In October 2020, the families sent a letter to the State suggesting the establishment of a Marikana Welfare Fund that would take the form of a monthly grant to the widows of the deceased miners, allowing the widows to provide for their families. The State responded months later seeking direction from the families on how it could establish such fund and the legal basis for it.
Since 2012, the families have had to live with the ripple-effects of the trauma of violently losing a loved one at the hands of the state. Some of the widows had to take up work in the mine in order to provide for their families after the death of their breadwinners. Some of the children had to drop out of school in order to help support their families. The mother of one of the deceased miner’s collapsed and died, immediately after learning of the death of her loved one. A child of another deceased miner committed suicide due to incessant bullying resulting from how his father was characterised following the massacre. Their trauma is compounded by the absence of both accountability for the deaths of their loved ones and contrition by the state for what happened at Marikana. Such suffering cannot ever be fully accounted for. However, these claims are an attempt to ease the burden of what this massacre has done to the families.
Notwithstanding these inaccuracies and disagreement, SERI welcomes the State’s openness regarding outstanding claims for the Marikana massacre. SERI also welcomes the appointment of a designated point-person for dealing with all the claims relating to the massacre. It is in the interests of all involved for the State to efficiently address the outstanding claims for damages.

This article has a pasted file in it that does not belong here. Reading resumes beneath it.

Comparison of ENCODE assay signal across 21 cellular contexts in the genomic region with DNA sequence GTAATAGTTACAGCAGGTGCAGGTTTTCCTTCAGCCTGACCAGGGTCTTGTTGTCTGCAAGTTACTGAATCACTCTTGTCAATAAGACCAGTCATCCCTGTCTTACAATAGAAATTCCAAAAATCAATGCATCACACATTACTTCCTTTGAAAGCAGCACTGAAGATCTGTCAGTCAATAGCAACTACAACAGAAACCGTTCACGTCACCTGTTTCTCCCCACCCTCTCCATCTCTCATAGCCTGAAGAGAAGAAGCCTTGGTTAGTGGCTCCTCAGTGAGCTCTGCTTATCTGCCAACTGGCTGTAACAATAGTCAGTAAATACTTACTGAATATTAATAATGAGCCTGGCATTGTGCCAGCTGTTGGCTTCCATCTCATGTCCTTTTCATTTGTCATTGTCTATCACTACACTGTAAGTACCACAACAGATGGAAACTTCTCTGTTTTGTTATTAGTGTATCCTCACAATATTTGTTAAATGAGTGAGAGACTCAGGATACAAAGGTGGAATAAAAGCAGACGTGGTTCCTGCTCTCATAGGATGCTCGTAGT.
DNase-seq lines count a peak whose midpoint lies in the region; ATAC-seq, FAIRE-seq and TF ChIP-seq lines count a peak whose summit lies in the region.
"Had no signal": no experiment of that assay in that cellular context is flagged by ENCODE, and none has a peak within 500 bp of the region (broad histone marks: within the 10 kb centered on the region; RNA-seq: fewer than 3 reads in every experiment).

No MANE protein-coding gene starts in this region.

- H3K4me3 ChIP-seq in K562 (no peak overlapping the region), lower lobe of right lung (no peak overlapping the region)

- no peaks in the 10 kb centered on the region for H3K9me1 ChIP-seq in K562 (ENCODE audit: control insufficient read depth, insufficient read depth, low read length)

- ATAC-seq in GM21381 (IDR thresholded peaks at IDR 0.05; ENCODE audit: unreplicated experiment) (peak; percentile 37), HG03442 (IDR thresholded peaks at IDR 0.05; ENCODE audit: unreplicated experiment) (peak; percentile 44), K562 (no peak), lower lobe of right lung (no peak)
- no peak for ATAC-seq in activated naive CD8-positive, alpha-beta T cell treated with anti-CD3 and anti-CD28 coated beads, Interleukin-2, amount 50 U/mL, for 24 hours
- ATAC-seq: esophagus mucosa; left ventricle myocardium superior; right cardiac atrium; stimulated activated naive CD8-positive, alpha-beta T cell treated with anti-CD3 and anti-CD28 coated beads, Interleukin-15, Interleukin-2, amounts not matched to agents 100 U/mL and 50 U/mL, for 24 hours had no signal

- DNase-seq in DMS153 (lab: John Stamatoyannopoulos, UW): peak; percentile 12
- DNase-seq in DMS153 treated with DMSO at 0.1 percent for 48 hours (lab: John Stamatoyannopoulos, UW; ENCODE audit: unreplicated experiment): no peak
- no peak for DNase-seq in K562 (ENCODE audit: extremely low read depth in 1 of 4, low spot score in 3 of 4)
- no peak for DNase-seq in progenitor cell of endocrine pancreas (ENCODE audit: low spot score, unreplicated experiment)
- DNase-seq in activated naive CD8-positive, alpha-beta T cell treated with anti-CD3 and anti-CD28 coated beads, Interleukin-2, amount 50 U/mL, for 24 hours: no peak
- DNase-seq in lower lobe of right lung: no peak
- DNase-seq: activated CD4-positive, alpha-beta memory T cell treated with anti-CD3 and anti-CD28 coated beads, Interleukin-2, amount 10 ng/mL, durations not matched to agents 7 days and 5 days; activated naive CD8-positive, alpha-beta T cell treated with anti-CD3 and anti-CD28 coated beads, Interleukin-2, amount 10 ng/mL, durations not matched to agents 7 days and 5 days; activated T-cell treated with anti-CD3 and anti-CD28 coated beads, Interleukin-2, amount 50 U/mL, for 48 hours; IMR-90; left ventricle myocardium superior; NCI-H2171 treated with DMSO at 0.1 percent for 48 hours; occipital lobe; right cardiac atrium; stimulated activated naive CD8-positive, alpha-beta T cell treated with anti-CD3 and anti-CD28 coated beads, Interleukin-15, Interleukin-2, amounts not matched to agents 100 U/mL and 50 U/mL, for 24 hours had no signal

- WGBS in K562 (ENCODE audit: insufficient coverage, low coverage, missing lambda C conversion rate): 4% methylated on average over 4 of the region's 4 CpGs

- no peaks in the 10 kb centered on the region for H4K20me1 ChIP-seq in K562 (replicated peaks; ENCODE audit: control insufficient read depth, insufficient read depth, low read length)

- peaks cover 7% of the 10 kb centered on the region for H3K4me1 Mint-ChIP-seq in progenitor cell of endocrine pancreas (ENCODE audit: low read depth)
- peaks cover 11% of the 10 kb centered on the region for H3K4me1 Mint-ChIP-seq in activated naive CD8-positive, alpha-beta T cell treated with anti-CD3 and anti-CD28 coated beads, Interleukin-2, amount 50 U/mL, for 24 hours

SERI and Izwi have written a new guide, called “Employing a Domestic Worker: a legal and practical guide”, for employers of domestic workers in South Africa to inform them of their rights and obligations in the employment relationship and to provide practical advice and support to assist them in improving their employment practices.
Domestic workers are an essential part of how many families operate. The child and homecare they provide contributes to the national economy by enabling others to carry out their own jobs. Domestic workers, over 95% of whom are women, are primary breadwinners for hundreds of thousands of families. Yet they often lack recognition as real workers and work under unfair conditions.
Many employers are unaware of the laws which regulate the domestic employment relationship, and domestic workers are often afraid to approach them. For example, although the law requires all employers to register their domestic workers for UIF, only about 20% of employers have done so.
The user-friendly guide provides legal advice and guidelines on how to begin and manage the domestic employment relationship. It provides guidance on the interview process, the terms of employment from the Basic Conditions of Employment Act (like working hours, overtime and leave), the requirements of the written particulars of employment and on maintaining a mutually beneficial relationship. The guide also provides information on the rights and responsibilities of both parties at the end of the employment relationship under the law and guidance on how to create a fair workplace, addressing issues such as fair wages, social protections, pensions and other benefits. It ends with Frequently Asked Questions and appends the legal framework informing the guide as well as sample documents to which the guide refers (written particulars of employment, the payslip and the certificate of service).
“We created this guide because we want employers to recognise that their homes are workplaces. We want to provide them with the support required to create a fair and mutually beneficial working environment for both employer and employee”- Kelebogile Khunou, SERI researcher
See also a companion guide: “Domestic Workers’ Rights: a legal and practical guide” and fact sheets on UIF and COIDA.
 Statistics South Africa, Quarterly Labour Force Survey: Quarter 1, 2021.
 International Labour Organisation, “Making decent work a reality for domestic workers: Progress and prospects ten years after the adoption of the Domestic Workers Convention, 2011 (No. 189).” 15 June 2021.